The poems of Winthrop Mackworth Praed, with a memoir by D. Coleridge, Volume 2

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Page 138 - Heaven, her dancing ! Dark was her hair, her hand was white ; Her voice was exquisitely tender ; Her eyes were full of liquid light ; I never saw a waist so slender ! Her every look, her every smile, Shot right and left a score of arrows ; I thought 'twas Venus from her isle, And wondered where she'd left her sparrows.
Page 128 - winsome marrow;" The lady laid her knitting down, Her husband clasped his ponderous Barrow : Whate'er the stranger's caste or creed, Pundit or Papist, saint or sinner, He found a stable for his steed, And welcome for himself, and dinner. If, when he reached his...
Page 92 - There's not a joy the world can give like that it takes away, When the glow of early thought declines in feeling's dull decay: Tis not on youth's smooth cheek the blush alone, which fades so fast, But the tender bloom of heart is gone, ere youth itself be past.
Page 84 - Ah ! then and there was hurrying to and fro, And gathering tears, and tremblings of distress, And cheeks all pale, which but an hour ago Blushed at the praise of their own loveliness; And there were sudden partings, such as press The life from out young hearts, and choking sighs Which ne'er might be repeated...
Page 199 - I've thought of you more than I'll say ; Indeed, I was half broken-hearted For a week, when they took you away. Fond fancy brought back to my slumbers Our walks on the Ness and the Den, And echoed the musical numbers Which you used to sing to me then. I know the romance, since it's over, 'Twere idle, or worse, to recall ; — I know you're a terrible rover ; But, Clarence, you'll come to our Ball...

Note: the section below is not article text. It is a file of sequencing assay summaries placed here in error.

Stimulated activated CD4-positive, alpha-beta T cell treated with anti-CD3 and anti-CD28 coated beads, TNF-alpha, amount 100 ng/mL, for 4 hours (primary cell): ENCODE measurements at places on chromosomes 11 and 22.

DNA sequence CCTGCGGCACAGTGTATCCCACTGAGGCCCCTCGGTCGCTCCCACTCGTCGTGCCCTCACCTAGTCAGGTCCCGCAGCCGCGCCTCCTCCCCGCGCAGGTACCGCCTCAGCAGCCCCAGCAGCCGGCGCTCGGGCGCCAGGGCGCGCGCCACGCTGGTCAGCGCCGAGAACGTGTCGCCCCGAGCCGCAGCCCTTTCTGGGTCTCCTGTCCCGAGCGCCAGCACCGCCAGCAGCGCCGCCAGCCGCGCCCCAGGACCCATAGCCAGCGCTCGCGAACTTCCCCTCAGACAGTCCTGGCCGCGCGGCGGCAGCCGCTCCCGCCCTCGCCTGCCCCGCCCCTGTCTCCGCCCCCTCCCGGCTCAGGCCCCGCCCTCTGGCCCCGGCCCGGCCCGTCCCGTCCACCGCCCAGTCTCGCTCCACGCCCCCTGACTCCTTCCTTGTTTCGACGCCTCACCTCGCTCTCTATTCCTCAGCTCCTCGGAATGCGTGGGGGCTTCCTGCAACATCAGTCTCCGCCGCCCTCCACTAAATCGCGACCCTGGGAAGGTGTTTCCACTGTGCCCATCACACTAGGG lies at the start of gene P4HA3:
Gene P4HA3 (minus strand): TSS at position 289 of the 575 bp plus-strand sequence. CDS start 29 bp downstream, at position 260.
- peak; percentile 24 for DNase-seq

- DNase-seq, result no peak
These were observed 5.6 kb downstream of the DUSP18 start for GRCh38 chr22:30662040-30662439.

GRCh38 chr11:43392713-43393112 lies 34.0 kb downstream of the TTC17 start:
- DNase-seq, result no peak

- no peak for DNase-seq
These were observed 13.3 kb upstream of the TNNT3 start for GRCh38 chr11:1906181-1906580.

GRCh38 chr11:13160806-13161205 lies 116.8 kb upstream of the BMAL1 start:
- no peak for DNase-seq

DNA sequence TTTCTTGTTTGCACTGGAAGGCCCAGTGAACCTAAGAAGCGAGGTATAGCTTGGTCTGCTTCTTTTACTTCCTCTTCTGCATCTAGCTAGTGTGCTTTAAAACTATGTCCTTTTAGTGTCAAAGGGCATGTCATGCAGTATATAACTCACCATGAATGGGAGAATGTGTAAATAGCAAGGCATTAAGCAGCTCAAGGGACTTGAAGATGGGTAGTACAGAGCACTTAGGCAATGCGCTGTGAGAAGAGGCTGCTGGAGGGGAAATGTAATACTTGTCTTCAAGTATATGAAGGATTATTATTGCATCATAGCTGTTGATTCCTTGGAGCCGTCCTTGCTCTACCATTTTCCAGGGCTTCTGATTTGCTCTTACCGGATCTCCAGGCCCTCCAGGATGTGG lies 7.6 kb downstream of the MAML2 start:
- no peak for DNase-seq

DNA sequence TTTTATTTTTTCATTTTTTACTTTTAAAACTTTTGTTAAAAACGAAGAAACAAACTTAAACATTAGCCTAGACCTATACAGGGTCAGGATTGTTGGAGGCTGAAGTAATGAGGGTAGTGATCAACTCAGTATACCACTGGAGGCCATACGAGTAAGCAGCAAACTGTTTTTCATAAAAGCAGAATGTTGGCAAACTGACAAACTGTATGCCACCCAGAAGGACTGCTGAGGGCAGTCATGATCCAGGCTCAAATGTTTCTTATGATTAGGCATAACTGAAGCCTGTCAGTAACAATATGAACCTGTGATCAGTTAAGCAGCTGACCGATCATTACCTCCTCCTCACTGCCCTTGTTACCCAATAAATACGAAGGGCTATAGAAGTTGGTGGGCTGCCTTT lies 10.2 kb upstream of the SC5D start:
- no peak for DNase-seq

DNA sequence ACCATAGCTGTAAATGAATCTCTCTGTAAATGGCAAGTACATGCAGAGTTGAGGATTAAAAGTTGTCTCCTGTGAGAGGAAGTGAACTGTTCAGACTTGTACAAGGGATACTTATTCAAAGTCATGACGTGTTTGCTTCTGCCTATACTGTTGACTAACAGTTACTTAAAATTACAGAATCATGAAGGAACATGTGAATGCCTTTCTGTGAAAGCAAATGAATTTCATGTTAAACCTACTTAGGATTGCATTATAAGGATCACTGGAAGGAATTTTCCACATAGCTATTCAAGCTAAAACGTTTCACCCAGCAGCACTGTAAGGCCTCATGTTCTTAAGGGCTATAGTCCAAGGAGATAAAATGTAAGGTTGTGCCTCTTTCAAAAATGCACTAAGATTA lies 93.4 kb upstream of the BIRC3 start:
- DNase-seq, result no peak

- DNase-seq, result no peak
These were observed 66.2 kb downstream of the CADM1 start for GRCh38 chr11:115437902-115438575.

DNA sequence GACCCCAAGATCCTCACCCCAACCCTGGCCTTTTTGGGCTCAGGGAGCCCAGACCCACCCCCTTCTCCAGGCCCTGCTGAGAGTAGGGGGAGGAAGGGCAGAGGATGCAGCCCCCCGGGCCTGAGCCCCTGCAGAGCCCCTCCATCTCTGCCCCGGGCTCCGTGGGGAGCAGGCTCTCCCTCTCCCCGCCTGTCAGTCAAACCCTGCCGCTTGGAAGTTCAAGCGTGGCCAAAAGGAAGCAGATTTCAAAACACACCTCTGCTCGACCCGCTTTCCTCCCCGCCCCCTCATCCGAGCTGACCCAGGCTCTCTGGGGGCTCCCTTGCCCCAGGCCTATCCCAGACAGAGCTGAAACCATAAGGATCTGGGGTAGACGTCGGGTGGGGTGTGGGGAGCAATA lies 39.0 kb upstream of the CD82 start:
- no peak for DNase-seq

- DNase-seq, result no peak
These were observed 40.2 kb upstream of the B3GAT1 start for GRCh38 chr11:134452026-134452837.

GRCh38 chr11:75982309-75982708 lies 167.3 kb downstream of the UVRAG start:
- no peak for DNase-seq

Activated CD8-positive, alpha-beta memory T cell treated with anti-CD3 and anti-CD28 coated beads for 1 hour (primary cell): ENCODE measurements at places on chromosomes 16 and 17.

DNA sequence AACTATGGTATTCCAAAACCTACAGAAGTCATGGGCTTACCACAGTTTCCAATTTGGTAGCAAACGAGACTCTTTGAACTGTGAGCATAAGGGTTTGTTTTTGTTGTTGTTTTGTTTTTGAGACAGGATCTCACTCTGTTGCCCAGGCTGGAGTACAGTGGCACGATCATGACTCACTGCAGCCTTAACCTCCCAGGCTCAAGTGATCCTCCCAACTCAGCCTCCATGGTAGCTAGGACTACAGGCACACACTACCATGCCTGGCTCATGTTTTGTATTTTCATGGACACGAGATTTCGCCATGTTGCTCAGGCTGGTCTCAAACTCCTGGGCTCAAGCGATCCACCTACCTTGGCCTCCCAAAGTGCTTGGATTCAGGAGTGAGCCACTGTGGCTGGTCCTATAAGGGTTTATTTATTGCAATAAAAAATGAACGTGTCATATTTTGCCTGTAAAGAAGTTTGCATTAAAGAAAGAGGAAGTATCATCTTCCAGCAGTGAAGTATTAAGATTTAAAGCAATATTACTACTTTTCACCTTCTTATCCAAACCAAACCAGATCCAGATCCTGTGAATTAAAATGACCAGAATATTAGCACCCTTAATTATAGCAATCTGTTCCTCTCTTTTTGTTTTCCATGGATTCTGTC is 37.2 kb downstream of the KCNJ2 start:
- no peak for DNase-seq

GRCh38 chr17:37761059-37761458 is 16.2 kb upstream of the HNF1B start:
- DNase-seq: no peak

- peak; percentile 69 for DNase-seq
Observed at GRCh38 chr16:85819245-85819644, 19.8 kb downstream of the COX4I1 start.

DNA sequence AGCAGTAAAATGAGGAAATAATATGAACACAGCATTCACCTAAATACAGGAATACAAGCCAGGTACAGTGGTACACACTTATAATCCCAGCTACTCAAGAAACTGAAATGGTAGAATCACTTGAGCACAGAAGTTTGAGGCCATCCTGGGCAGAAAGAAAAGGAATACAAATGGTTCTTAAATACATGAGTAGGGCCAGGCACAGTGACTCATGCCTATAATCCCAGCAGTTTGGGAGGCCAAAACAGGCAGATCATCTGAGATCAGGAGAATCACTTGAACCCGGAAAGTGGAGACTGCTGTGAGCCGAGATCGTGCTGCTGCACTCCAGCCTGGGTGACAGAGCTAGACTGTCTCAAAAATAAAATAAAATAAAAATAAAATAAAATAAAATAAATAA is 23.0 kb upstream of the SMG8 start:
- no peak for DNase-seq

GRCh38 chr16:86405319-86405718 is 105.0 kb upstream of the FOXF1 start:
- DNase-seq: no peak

Page 202 - You'll dance, just for once, at our Ball. But out on the World ! from the flowers It shuts out the sunshine of truth : It blights the green leaves in the bowers, It makes an old age of our youth ; And the flow of our feeling, once in it, Like a streamlet beginning to freeze, Though it cannot turn ice in a minute, Grows harder by sudden degrees : Time treads o'er the graves of affection ; Sweet honey is turned into gall ; Perhaps you have no recollection That ever you danced at our Ball...
Page 193 - Has hurried me off to the Po, Forget not Medora Trevilian : My own Araminta, say ' No ! ' " We parted ! but sympathy's fetters Reach far over valley and hill ; I muse o'er your exquisite letters, And feel that your heart is mine still ; And he who would share it with me, love, The richest of treasures below, — If he's not what Orlando should be, love, My own Araminta, say
Page 127 - SOME years ago, ere time and taste Had turned our parish topsy-turvy, When Darnel Park was Darnel Waste, And roads as little known as scurvy, The man who lost his way, between St. Mary's Hill and Sandy Thicket, Was always shown across the green, And guided to the Parson's wicket. Back flew the bolt of lissom lath ; Fair Margaret, in her tidy kirtle, Led the lorn traveller up the path, Through...
Page 135 - Some heard he had been crossed in love, Before he came away from college — Some darkly hinted that his Grace Did nothing, great or small, without him ; Some whispered, with a solemn face, That there was something odd about him!
Page 371 - I REMEMBER, I REMEMBER. I REMEMBER — I remember How my childhood fleeted by,— The mirth of its December, And the warmth of its July ; On my brow, love — on my brow, love, There are no signs of care ; But my pleasures are not now, love, What Childhood's pleasures were.

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